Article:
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Summer Edith Wharton

Chapter XVIII

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"For YOU, as a favour--I did. But how about the responsibility and the insurance? I don't s'pose you ever thought of that? This pin's worth a hundred dollars easy. If it had got lost or stole, where'd I been when you come to claim it?"

Charity remained silent, puzzled and half-convinced by the argument, and Dr. Merkle promptly followed up her advantage. "I didn't ask you for your brooch, my dear. I'd a good deal ruther folks paid me my regular charge than have 'em put me to all this trouble."

She paused, and Charity, seized with a desperate longing to escape, rose to her feet and held out one of the bills.

"Will you take that?" she asked.

"No, I won't take that, my dear; but I'll take it with its mate, and hand you over a signed receipt if you don't trust me."

"Oh, but I can't--it's all I've got," Charity exclaimed.

Dr. Merkle looked up at her pleasantly from the plush sofa. "It seems you got married yesterday, up to the 'Piscopal church; I heard all about the wedding from the minister's chore-man. It would be a pity, wouldn't it, to let Mr. Royall know you had an account running here? I just put it to you as your own mother might."

Anger flamed up in Charity, and for an instant she thought of abandoning the brooch and letting Dr. Merkle do her worst. But how could she leave her only treasure with that evil woman? She wanted it for her baby: she meant it, in some mysterious way, to be a link between Harney's child and its unknown father. Trembling and hating herself while she did it, she laid Mr. Royall's money on the table, and catching up the brooch fled out of the room and the house....

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In the street she stood still, dazed by this last adventure. But the brooch lay in her bosom like a talisman, and she felt a secret lightness of heart. It gave her strength, after a moment, to walk on slowly in the direction of the post office, and go in through the swinging doors. At one of the windows she bought a sheet of letter-paper, an envelope and a stamp; then she sat down at a table and dipped the rusty post office pen in ink. She had come there possessed with a fear which had haunted her ever since she had felt Mr. Royall's ring on her finger: the fear that Harney might, after all, free himself and come back to her. It was a possibility which had never occurred to her during the dreadful hours after she had received his letter; only when the decisive step she had taken made longing turn to apprehension did such a contingency seem conceivable. She addressed the envelope, and on the sheet of paper she wrote:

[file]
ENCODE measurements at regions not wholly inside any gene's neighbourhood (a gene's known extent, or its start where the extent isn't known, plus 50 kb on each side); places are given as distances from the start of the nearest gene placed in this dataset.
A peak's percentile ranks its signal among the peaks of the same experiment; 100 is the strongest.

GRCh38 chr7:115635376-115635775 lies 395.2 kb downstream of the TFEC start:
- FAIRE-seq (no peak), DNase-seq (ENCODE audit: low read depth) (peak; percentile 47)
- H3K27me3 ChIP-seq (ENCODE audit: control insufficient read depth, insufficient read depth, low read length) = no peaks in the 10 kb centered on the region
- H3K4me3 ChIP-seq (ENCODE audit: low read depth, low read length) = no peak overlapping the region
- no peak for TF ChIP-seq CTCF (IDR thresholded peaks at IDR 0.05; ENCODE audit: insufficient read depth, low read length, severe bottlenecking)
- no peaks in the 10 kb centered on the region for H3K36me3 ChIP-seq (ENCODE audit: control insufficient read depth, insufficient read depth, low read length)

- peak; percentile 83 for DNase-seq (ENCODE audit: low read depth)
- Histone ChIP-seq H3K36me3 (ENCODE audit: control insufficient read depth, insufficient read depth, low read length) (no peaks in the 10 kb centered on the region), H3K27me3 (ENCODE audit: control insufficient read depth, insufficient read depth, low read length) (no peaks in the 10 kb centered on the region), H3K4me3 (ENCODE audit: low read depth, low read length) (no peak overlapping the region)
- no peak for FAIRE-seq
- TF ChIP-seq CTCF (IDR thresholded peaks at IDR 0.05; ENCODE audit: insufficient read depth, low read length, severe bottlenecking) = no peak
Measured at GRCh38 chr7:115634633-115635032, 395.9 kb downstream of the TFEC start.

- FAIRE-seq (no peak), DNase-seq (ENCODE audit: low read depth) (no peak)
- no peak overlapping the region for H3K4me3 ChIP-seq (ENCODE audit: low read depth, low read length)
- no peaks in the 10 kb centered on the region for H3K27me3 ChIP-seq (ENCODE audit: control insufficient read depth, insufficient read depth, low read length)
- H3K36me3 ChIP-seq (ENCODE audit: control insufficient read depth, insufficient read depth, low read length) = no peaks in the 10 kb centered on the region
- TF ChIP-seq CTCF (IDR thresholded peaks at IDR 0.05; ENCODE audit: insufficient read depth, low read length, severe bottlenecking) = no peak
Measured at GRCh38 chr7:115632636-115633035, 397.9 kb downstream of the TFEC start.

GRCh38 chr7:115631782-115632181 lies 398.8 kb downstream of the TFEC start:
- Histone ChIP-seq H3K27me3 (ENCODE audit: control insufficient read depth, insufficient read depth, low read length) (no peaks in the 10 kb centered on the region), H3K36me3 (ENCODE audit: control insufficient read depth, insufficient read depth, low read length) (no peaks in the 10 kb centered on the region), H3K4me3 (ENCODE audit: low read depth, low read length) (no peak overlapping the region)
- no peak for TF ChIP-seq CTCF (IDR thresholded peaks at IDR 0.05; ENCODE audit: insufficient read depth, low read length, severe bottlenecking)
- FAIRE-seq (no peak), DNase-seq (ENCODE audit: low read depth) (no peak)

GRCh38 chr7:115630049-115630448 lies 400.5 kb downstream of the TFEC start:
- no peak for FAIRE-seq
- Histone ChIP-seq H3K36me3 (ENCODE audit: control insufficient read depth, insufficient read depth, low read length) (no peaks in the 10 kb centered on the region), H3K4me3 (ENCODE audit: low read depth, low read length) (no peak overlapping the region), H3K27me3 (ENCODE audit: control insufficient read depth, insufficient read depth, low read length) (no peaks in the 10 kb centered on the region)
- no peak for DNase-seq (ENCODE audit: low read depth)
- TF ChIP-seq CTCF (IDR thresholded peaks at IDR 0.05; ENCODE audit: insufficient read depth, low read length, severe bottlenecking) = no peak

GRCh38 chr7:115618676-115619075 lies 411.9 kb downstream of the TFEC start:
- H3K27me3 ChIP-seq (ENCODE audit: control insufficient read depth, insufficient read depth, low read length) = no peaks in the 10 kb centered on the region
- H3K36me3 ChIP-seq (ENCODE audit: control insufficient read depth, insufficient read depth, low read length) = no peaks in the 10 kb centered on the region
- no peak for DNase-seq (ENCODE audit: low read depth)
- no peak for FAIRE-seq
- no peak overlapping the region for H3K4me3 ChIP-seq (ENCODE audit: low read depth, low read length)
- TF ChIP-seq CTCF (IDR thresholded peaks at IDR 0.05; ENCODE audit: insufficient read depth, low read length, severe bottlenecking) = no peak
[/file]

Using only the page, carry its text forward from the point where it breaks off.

I'm married to Mr. Royall. I'll always remember you.


The last words were not in the least what she had meant to write; they had flowed from her pen irresistibly. She had not had the strength to complete her sacrifice; but, after all, what did it matter? Now that there was no chance of ever seeing Harney again, why should she not tell him the truth?

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Edith Wharton

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